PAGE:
This prompted a deluge of 167 comments to the newspaper’s web site, most of them expressing hostility to Fox and his insulting comments.

Several readers denounced Camp Gallipoli as “tacky,” with one describing it as “an appalling ‘commercial event’ purely designed to make money out of an event in history that saw tragic losses of life on both sides.”

While advertised as “not for profit,” the camp had numerous corporate sponsors, including TVNZ, Australia’s Bendigo Bank, and the top sports bodies of Australia and New Zealand. Profits from ticket sales were to go to the RSA.

Many comments expressed revulsion at the event’s glorification of militarism. One described the camp as “rather bizarre and not my way [of] remembering thousands of senseless deaths in a war started by crazy leaders who were more than willing to send multitudes of young men to their deaths.”

“Why don’t we stop commemorating war and death?” asked Clinton Jackson. “We invaded another country. While the memory of the brave lads who were forced to kill for the pleasure of European royalty should be honoured, the actual battles should be confined to history along with its causes, religion and the narcissistic royal families.”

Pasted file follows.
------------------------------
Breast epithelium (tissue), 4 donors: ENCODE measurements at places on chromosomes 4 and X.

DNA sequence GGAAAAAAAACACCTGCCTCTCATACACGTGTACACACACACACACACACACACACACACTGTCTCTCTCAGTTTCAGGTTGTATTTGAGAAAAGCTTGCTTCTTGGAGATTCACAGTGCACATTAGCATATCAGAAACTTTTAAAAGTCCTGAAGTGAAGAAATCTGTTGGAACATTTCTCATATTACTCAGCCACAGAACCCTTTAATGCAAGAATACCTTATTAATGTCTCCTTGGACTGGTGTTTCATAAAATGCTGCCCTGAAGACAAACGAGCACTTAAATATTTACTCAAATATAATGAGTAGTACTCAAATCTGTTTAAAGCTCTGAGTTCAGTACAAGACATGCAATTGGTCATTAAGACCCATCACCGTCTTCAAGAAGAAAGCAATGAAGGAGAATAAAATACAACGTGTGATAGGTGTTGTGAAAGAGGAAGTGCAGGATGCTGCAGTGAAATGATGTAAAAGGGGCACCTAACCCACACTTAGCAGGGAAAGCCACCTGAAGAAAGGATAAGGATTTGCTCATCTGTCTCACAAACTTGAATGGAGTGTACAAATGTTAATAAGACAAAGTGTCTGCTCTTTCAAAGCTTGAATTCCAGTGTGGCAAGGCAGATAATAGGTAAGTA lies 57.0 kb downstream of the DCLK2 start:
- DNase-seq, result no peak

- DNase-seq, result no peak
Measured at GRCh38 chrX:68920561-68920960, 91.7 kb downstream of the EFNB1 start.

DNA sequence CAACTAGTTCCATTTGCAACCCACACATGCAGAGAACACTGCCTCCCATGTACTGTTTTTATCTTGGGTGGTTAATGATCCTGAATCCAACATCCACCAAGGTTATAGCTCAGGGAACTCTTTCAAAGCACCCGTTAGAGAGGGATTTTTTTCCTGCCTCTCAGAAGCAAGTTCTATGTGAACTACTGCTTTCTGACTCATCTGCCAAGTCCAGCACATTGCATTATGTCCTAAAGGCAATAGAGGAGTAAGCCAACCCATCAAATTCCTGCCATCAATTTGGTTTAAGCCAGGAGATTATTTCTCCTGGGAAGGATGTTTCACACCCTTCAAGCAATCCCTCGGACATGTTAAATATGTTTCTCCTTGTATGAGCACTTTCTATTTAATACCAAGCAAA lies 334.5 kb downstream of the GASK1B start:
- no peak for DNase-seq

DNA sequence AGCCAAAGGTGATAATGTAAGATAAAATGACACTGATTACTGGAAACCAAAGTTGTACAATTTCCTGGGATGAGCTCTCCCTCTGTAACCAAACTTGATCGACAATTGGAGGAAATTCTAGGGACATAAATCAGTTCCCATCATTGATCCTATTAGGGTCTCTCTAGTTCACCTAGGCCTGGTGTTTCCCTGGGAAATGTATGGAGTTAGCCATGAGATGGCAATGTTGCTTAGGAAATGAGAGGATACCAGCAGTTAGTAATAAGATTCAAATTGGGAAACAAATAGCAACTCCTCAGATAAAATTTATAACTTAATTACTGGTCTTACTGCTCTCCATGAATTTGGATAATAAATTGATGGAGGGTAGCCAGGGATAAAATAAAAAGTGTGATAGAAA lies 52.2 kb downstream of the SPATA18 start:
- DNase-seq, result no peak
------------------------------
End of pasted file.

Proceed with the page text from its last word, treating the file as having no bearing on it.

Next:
“I 100% agree with Clinton Jackson’s comments,” said another reader, who described WWI as a “crime” and added: “NZ was never at risk from WWI. Our young men were encouraged to go and fought for the ‘mother country’ and were told it was their duty… If you ask a lot of kiwis what they reflect on over ANZAC Day it’s most likely to be the futility of war and mankind’s continued view of it as a way to solve problems.”

Joannie similarly wrote: “I remember all our war dead on Anzac day including my dead son who served his country but to me this Gallipoli hysteria is just so over the top that it is becoming crude. Gallipoli was a disaster caused by the British which slaughtered thousands on both sides. Best buried in History I think.”

Another reader bluntly stated: “Kiwis and Aussies were used by the English masters as cannon fodder in an invasion that history tells us would have not made any difference anyway. We should not be celebrating this, but we should never forget.”